The problem lies with the fact that English writers refuse to keep up with the written to spoken word. English has changed SO MUCH since the Chancery Standard and yet we have many archaic things that clog up our language and cause confusion. For instance, we no longer pronounce the K and the GH in Knight. We lost both the Germanic KN and the Germanic Yogh (ch in German) but yet we keep writing it. Through and Thou both use the OU, but only the OU in Thou shifted whereas the OU in Through remained the original vowel sound. We use the old vowel sound in children, but Child shifted to a long I. Breakfast isnt close to the pronounciation and yet we still keep the spelling the same. Silent E's were once spoken and they provide nothing now (such in "have" and "gave". The Silent E shifted to mean a long A in some cases, but still...)


I like ghoti and chips.
 
2012-09-27 01:56:34 PM
Headline +1

thats a good one...
 
2012-09-27 01:58:03 PM
I was told there would be no readings...
 
2012-09-27 02:00:31 PM
Pronounce 'em
Bow - tied with ribbon;
Bow - bending at the waist to show deference;
Bow - launches an arrow;
Bow - front of a boat;
Bough - tree branch.

Sure, Easy.


Bough, Enough, Through - Why do these not all rhyme?


And don't lets start on the Their, There, They're, or the apostraphe.

Its v. It's. The apostrophe shows possession, except when it doesn't.

English is a pstupid language.
 
2012-09-27 02:01:21 PM
It's pronounced , "Throat Warbler Mangrove".
 
2012-09-27 02:05:26 PM

AngryJailhouseFistfark: Pronounce 'em
Bow - tied with ribbon;
Bow - bending at the waist to show deference;
Bow - launches an arrow;
Bow - front of a boat;
Bough - tree branch.

Sure, Easy.


Bough, Enough, Through - Why do these not all rhyme?


And don't lets start on the Their, There, They're, or the apostraphe.

Its v. It's. The apostrophe shows possession, except when it doesn't.

English is a pstupid language.


Thanks, but you're no George Carlin.
Come to think of it, George Carlin isn't any George Carlin anymore, either.
 
2012-09-27 02:06:10 PM

AngryJailhouseFistfark: or the apostraphe.


Sounds like a sex toy for librarians. The apostraphe-on.
 
2012-09-27 02:06:21 PM
All of the above is why I love German.
 
2012-09-27 02:09:27 PM
An American tourist once asked my brother which train was going to "Loo-ga ba-rooga". Apparently he wanted to go to Loughborough. (Luffbra). In Lie-sester-shire.
 
2012-09-27 02:09:33 PM
Now to TFA: THIS IS A GOOD TEST when used in combination with other reading assessments such as whole language and comprehension. This test is how we finally were able to diagnose my wicked smart (did I mention I grew up in Worcester) dyslexic kid. She's smart enough to have faked it up through the end of fourth grade. Her vocabulary has always been HUGE and she has always comprehended light years ahead of her grade. She looked at a word and got the beginning sound and the ending sound, but the middle of the word was basically a mish-mash jumble. So she'd flip through the brain-thesaurus to find a word that started and ended the same, and fit in context. We knew there was a problem as early as kindergarten, yet she would test on level whenever she was tested in the school. The problem was, as she got older, she encountered words on which her techniques didn't work. Sacagawea? Yeah, WTF? There isn't anything close. Also, as she began writing papers, she often couldn't get close enough to the word for spell check to kick out something that made sense.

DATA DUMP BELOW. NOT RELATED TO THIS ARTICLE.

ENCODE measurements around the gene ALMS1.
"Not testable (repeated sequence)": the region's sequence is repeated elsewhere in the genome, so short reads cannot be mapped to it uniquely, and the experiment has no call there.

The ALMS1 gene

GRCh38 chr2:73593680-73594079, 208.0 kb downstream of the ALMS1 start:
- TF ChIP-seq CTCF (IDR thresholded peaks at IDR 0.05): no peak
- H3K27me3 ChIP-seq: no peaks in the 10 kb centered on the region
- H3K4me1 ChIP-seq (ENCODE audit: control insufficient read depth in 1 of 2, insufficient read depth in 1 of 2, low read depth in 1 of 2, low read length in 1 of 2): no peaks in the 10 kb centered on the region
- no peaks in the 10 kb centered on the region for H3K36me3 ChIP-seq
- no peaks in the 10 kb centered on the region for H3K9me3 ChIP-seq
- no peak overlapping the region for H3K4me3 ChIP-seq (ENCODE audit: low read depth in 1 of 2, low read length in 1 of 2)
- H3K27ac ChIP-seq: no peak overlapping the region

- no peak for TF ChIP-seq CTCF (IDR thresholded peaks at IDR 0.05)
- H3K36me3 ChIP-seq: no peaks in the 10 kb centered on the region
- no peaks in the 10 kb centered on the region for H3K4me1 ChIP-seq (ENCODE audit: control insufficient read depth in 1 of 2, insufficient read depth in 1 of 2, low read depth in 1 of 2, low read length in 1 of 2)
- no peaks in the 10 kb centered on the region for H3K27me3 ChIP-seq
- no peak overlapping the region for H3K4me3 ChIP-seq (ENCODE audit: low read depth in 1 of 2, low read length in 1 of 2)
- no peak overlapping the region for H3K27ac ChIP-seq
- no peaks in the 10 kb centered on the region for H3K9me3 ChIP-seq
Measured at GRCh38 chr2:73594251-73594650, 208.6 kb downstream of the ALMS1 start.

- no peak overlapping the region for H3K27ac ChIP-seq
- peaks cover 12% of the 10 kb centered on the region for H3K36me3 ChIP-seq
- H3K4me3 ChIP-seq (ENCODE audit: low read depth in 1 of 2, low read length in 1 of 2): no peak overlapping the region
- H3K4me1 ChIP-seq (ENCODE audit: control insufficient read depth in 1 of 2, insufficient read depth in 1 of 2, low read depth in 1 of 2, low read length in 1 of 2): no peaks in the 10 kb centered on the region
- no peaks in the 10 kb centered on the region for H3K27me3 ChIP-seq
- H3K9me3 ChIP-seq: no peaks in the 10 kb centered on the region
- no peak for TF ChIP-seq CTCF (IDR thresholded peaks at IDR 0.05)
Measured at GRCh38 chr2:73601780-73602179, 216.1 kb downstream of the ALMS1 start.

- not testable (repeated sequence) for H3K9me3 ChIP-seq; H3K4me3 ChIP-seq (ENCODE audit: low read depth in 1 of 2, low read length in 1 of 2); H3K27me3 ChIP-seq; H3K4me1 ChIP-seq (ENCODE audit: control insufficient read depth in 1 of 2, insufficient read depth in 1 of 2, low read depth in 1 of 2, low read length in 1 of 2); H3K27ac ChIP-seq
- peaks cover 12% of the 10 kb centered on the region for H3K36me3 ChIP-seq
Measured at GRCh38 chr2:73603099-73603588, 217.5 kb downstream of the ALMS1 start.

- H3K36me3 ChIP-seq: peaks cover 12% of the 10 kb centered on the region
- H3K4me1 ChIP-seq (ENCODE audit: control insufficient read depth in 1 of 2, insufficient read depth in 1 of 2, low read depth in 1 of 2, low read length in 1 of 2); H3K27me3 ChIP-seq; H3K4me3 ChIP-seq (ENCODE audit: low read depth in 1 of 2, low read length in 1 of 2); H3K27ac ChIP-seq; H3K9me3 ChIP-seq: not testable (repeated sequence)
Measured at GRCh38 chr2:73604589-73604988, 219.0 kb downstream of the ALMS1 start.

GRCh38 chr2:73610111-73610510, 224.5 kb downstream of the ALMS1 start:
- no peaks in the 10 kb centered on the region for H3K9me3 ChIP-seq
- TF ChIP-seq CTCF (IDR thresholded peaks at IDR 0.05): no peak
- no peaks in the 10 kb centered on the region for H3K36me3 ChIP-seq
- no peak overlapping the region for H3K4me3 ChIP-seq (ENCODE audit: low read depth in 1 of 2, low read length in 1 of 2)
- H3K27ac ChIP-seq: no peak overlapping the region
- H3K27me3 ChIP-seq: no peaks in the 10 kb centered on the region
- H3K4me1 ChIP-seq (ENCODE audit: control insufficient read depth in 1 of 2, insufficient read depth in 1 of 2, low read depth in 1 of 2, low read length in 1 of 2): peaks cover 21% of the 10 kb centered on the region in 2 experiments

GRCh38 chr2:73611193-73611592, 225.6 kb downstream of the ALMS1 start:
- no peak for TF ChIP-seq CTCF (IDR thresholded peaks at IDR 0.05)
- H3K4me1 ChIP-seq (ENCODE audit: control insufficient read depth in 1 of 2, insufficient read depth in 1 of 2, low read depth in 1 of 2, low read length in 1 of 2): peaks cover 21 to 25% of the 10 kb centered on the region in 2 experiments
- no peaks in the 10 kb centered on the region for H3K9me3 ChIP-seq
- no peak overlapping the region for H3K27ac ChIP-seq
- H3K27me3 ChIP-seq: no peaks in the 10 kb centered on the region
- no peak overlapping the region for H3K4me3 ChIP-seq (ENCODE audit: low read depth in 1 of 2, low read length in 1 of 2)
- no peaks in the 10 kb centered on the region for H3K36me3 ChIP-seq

Finally we had her te$ted independently by an Educational P$ychologi$t, and through the test in TFA, found out that she was decoding at below first grade level. Basically, she couldn't. So she got a giant helping of phonics along with her other reading. She will always be dyslexic, and never be a speller, but she's a voracious reader in Honors classes.

No, Phonics should not be the only method of reading instruction. It should be a part of a broader program. But these teachers need to STFU because this test is useful and has its place.
 
2012-09-27 02:09:41 PM

Galloping Galoshes: AngryJailhouseFistfark: or the apostraphe.

Sounds like a sex toy for librarians. The apostraphe-on.


Peg-on.
 
2012-09-27 02:10:36 PM
Let's not overlook the fact that they are expecting kids to read random new words at six years old. Britain's school system is archaic and broken. This is a great example.
 
2012-09-27 02:10:52 PM

brantgoose: Worchestershire Institute?

I assume you mean the Seamus Beauchamp Chomdeley Farqueharsen Institute of Irish Spelling, English Pronunciation and Scottish Toponymy?


President: Siobhan McGrath
 
2012-09-27 02:11:20 PM

Ikahoshi: It's pronounced Wooster-shire, folks.


Or, as I prefer, Woo-sti-sure